Editor's note: This article has been edited to correct student Josh Irvin's name.
BROOKINGS – Sometimes older is better.
It is when it comes to providing tractors to Ghana via an affiliated chapter of Tractors for Africa, made up of 10 “Catholic Jacks” students working out of the Pius XII Newman Center on the campus of South Dakota State University.
Norman Statz, a junior from St. Cloud, Minnesota, majoring in civil engineering, and Brad Wittrock, a sophomore from Sioux Falls majoring in mechanical engineering, got together a group of about eight fellow students to form the chapter: freshmen to seniors majoring in disciplines that include ag engineering, ag education, civil engineering, chemical engineering, economics and English.
“Brad and I kind of got together and we found this in the alumni magazine that they issue quarterly,” Statz said of the genesis of the SDSU TFA chapter. The umbrella organization – “Tractors for Africa,” a nonprofit organization – was founded by Mark York (SDSU 2012), who designed the model for how the program would work. He sent the first tractor to Burkina Faso in 2016. However, the focus has now shifted to Ghana.
Statz said he and his group are looking to send tractors to Ghana because of economic instability over fuel prices – “civil war or something going on” – in Burkina Faso.
Their focus is on the 3020 John Deere diesel model. “They like them because they’re all mechanical,” he explained. “They’re easier to fix and run.”
Part of a bigger picture
Statz said a long-range goal for the overall TFA organization is “to get 50 tractors to Ghana and then farmers’ cooperative organizations would rent the tractors to smaller groups of farmers … with the idea that once they have 50 over there they would build up revenue and could start purchasing their own tractors and be self-sustaining.”
The cost for buying and shipping a tractor is $25,000. The SDSU chapter members now have two tractors, John Deere 3020 deisels, they’re restoring and readying for shipment. One was purchased in Worthington, Minnesota, via Craigslist and the other from a used equipment dealer in Pipestone, Minnesota. Their goal is to have them ready for shipment by February 2019. It takes two to three months for shipment, so they’ll get there in time for planting season.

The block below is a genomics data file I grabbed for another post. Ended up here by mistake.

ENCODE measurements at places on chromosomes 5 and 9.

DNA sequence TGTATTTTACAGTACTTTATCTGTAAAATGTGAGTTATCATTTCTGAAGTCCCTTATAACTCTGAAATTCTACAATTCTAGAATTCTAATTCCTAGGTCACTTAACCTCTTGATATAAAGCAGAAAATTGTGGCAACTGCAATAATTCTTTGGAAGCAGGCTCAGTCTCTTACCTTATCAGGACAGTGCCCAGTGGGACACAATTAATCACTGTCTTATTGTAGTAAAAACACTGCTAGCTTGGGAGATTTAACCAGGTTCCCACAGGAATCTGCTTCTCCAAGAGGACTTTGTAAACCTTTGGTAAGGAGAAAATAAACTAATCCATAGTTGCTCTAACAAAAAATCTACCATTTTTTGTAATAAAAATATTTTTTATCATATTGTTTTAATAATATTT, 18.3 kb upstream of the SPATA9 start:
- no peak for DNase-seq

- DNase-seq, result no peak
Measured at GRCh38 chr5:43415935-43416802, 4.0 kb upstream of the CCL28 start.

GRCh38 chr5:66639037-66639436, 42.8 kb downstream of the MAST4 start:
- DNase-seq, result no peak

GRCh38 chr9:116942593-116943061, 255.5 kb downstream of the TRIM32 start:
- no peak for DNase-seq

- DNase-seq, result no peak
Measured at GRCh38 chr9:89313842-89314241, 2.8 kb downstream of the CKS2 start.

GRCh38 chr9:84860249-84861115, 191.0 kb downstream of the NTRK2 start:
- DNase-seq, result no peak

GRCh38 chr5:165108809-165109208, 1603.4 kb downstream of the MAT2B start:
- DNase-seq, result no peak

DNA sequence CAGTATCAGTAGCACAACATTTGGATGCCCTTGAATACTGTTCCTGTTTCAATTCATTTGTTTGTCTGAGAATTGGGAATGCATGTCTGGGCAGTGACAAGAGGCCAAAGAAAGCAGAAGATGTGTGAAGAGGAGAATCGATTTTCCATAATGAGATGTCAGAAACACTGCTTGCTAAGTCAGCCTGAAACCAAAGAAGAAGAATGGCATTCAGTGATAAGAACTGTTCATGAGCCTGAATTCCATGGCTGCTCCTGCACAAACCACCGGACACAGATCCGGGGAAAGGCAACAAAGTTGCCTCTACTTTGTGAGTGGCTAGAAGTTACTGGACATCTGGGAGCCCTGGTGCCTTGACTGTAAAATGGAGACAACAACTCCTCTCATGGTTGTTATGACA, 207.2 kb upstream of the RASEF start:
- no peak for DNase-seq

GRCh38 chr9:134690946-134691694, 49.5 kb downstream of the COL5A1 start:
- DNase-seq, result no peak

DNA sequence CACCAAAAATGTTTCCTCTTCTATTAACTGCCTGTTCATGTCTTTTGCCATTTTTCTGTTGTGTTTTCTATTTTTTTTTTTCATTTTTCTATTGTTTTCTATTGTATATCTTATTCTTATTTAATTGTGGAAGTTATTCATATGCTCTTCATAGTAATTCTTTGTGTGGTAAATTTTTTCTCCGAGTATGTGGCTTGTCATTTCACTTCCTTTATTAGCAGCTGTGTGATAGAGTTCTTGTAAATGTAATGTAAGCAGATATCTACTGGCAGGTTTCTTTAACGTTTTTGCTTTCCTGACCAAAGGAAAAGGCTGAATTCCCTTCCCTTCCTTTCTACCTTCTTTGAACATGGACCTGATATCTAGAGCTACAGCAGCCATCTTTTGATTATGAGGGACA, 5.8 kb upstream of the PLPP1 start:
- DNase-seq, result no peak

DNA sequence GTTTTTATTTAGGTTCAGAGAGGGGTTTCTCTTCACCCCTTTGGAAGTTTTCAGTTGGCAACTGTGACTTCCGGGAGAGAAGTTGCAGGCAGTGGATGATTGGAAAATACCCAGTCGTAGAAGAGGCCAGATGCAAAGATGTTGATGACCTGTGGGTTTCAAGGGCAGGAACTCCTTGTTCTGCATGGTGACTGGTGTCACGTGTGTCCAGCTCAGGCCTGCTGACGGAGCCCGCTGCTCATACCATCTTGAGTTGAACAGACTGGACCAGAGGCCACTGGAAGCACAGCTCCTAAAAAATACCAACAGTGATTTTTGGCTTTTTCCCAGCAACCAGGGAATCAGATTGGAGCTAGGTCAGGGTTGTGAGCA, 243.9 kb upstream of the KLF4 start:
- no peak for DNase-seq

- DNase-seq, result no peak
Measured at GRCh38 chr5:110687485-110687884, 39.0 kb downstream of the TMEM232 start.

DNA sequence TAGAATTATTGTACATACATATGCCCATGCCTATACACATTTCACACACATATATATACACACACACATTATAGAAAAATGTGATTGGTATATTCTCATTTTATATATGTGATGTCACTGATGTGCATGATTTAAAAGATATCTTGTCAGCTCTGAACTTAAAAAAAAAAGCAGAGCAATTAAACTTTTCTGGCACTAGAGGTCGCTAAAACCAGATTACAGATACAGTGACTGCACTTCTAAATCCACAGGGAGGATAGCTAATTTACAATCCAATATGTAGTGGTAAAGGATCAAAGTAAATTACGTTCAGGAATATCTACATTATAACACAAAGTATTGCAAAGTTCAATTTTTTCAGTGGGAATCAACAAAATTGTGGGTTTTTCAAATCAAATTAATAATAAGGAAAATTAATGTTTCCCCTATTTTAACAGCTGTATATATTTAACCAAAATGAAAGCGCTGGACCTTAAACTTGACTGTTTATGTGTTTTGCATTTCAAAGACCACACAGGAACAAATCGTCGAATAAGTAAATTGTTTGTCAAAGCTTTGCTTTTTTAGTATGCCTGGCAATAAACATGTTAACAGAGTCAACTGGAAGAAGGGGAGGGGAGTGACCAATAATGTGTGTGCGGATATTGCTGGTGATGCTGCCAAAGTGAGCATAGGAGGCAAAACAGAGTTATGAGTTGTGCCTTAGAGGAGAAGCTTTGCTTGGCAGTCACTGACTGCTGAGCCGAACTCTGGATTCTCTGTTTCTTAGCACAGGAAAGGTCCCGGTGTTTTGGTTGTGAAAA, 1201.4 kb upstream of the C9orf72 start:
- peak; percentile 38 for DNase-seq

“We do as many as we can,” Statz said. “This year our goal is two.” With successful fundraising they’d like to do two more next year, with an overall future goal of providing six or seven of the total number of 50 tractors.
The Catholic Jacks group has been holding its organizational and administrative meetings at the Newman Center on the SDSU campus. Future chapter efforts, however, are looking to be more non-denominational.
“We’re trying right now to expand,” Statz said. “We have a few people from the African Students Association who might be helping us out. They’re not all Catholics. Some of them are Lutherans.”
Not just looking for money
To help cover the cost of buying and shipping the tractors, members have been reaching out to the community. During October and November, they talked to congregations attending Mass at the Pius XII Newman Center on campus; during the first weekend in December, they talked to the congregation following Masses at St. Thomas More Catholic Parish. They were not just seeking donations.
“It’s not just money that we take,” Statz said. “We take tractor donations, parts donations, plows, whatever.”
They had handouts available that in a nutshell told what Tractors for Africa is all about.
The handout explained that TFA “is a nonprofit organization that empowers African communities to rise above poverty with the help of used tractors that are operated by farmer cooperatives in Western Africa. The lack of tractors inhibits the ability to produce larger quantities of goods.
“It is our goal to raise $25,000, and any donations will be matched (by an anonymous donor), which would allow us to fix and send two tractors and any spare parts to Africa. By donating today, you can become a part of a solution for Africa’s chronic food shortage.”
While all the Catholic Jacks are pitching in for the repair work, the go-to guys with the hands-on, mechanical fix-it skills are Hank Neyens, a second-year senior majoring in agricultural engineering, from a farm near Minneota, Minnesota, and Josh Irvin, a junior from Austin, Minnesota, also majoring in ag engineering.
This past week found Statz and his crew at the rural Brookings acreage of retired chiropractor Dr. David Eggers, who is helping them with their project by providing storage and workspace for their two tractors.
Neyens explained that one of the two John Deere 3020 diesels needed minor repairs; the other “was a much bigger job than the other one,” in effect “needing a complete engine overhaul and a frame overhaul.”
For Neyens, TFA will continue in Ghana, which incidentally has a John Deere dealership. He will go there in March 2019 for a couple of weeks to show the people how to use the tractors and how to do minor repairs.
Asked about how and why they became involved with TFA, the group members’ universal answer was that it provided an opportunity to help other communities; it’s a good service project; and it provided good experience about how to form and run an organization.
Additional information about the SDSU Tractors for Africa chapter can be found via Facebook:@SDSUTFAS or e-mail: [email protected]
Donations can be made at: gofundme.com/TFAStudents.
Contact John Kubal at [email protected]